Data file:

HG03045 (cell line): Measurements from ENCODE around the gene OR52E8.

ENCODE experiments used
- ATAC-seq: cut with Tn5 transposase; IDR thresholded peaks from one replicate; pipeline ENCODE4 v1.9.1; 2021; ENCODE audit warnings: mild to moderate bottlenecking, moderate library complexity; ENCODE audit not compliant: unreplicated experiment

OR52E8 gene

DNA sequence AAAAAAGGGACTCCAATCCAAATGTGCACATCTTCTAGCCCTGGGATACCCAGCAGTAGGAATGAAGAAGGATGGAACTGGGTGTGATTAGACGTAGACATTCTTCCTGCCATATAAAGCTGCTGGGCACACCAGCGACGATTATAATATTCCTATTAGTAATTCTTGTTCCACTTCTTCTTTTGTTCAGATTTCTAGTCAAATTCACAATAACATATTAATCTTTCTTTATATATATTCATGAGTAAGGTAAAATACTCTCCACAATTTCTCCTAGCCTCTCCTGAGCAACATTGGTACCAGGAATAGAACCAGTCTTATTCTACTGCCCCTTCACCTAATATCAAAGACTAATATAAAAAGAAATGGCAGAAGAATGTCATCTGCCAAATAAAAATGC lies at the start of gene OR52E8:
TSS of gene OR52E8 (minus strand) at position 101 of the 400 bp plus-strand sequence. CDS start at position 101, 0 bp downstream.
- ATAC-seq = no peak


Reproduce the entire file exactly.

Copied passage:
HG03045 (cell line): Measurements from ENCODE around the gene OR52E8.

ENCODE experiments used
- ATAC-seq: cut with Tn5 transposase; IDR thresholded peaks from one replicate; pipeline ENCODE4 v1.9.1; 2021; ENCODE audit warnings: mild to moderate bottlenecking, moderate library complexity; ENCODE audit not compliant: unreplicated experiment

OR52E8 gene

DNA sequence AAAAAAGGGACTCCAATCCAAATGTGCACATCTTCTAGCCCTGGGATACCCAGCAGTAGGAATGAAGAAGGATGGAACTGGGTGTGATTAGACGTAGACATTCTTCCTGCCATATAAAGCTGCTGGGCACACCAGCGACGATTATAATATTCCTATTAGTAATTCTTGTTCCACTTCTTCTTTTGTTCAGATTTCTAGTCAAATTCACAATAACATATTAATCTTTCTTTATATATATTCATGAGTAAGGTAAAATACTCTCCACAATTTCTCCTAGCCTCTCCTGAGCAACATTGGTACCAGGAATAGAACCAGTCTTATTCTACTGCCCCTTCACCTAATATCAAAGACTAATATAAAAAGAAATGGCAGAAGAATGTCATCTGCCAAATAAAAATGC lies at the start of gene OR52E8:
TSS of gene OR52E8 (minus strand) at position 101 of the 400 bp plus-strand sequence. CDS start at position 101, 0 bp downstream.
- ATAC-seq = no peak